Hewlett-Packard has been chosen as the principal IT partner of the STORM Clouds, a European Commission project which will set up frameworks for the provision of cloud-based services for regional governments.
It is hoped the project will accelerate the adoption of cloud-based public services in fields such as energy conservation, environmental monitoring and crime prevention.
As part of the project, HP will design and implement the Infrastructure-as-a-Service (IaaS) platform based on its (OpenStack-based) Helion cloud technology.
The STORM (Surfing Towards the Opportunity of Real Migration) Clouds project is part of EU Digital Agenda – a common European IT and telecommunications strategy overseen by the recently appointed vice-president for Digital Single Market Andrus Ansip.
The project aspires to create a common framework for cloud-based government services that can then be exported across country borders. Its proponents say such framework would boost local economies, save costs, improve access to information and increase citizen engagement in the decision-making process.
To test this approach, STORM Clouds has been running pilots in four cities: Thessaloniki in Greece, Águeda in Portugal, Valladolid in Spain and Manchester in the UK. Each city has deployed a different cloud-based local government project - for example, Valladolid has given citizens online access to municipal development plans, while Manchester has used mobile apps to promote its cultural events and heritage.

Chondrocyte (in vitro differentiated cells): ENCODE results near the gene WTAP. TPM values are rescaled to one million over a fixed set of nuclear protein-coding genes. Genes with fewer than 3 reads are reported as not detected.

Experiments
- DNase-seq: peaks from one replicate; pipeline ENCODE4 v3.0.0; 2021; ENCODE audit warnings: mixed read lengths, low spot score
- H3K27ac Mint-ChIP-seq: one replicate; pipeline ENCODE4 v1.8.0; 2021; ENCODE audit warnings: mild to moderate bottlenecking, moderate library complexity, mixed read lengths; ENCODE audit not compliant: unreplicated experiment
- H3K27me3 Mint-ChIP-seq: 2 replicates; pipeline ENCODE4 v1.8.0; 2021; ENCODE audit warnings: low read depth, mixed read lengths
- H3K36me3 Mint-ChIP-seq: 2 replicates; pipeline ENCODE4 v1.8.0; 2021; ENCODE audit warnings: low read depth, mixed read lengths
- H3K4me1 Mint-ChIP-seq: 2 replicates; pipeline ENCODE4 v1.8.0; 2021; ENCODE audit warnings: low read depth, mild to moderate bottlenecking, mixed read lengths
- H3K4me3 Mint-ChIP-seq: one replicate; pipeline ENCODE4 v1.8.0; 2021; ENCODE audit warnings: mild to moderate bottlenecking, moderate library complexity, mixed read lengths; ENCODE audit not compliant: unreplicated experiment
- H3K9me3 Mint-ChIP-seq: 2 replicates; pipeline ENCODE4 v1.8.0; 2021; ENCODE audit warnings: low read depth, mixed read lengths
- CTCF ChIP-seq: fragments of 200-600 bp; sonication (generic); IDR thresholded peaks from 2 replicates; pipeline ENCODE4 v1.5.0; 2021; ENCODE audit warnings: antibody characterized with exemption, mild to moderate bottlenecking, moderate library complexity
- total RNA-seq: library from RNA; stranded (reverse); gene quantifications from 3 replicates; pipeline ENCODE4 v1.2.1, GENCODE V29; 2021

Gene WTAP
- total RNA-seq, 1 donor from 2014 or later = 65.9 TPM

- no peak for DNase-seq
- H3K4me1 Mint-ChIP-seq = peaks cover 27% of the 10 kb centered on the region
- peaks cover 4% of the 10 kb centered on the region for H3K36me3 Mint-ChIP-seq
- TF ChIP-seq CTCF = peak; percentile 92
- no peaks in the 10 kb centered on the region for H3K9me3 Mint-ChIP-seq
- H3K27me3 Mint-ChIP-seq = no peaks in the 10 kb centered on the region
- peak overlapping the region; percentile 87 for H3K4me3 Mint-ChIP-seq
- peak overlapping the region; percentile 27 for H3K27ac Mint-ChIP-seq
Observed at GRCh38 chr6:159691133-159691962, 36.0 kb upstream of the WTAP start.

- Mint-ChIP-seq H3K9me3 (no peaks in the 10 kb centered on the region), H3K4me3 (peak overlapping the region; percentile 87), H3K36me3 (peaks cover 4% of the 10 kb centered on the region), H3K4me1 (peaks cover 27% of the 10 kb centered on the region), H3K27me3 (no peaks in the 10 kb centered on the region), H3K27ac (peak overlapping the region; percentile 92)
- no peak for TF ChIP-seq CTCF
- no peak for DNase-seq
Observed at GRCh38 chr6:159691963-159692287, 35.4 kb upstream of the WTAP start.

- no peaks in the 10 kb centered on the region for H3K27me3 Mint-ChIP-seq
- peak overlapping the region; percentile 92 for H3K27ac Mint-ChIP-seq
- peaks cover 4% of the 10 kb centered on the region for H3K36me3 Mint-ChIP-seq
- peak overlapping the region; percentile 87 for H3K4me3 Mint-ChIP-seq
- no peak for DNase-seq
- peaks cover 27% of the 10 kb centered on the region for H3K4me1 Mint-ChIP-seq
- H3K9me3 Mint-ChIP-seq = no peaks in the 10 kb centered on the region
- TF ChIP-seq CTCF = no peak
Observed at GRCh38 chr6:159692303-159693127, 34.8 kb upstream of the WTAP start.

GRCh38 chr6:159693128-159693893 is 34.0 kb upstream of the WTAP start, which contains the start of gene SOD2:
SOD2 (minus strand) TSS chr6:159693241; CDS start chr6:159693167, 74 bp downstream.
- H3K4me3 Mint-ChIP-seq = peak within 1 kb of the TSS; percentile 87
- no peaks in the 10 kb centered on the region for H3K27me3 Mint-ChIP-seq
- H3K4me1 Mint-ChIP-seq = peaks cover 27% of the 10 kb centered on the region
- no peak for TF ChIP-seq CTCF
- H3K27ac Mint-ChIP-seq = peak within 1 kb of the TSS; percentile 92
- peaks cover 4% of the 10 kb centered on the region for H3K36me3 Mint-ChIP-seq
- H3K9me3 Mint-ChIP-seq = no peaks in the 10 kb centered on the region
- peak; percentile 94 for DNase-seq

“Europe must ensure that new IT devices, applications, data repositories and services interact seamlessly anywhere – just like the Internet,” said Xavier Poisson-Gouyou Beauchamps, vice president of cloud computing EMEA at HP. “This project aims to make collaboration between public authorities easier and more cost effective through the sharing and re-use of common platforms, components and infrastructures. As a result, municipalities across the EU will take a step closer to becoming truly ‘smart cities’.”
As the principal STORM Clouds IT partner, HP will build a cloud platform and develop relevant methodologies and certification. The company says its framework will be based on open, interoperable standards, which will be validated by citizens and public authorities in the pilot regions.
Cities which are looking to “cloudify” their public services can apply for a place in the pilot program on the STORM Clouds website.
Earlier this week, HP introduced the Helion Rack – a pre-configured, pre-tuned private cloud solution based on OpenStack and Cloud Foundry technology.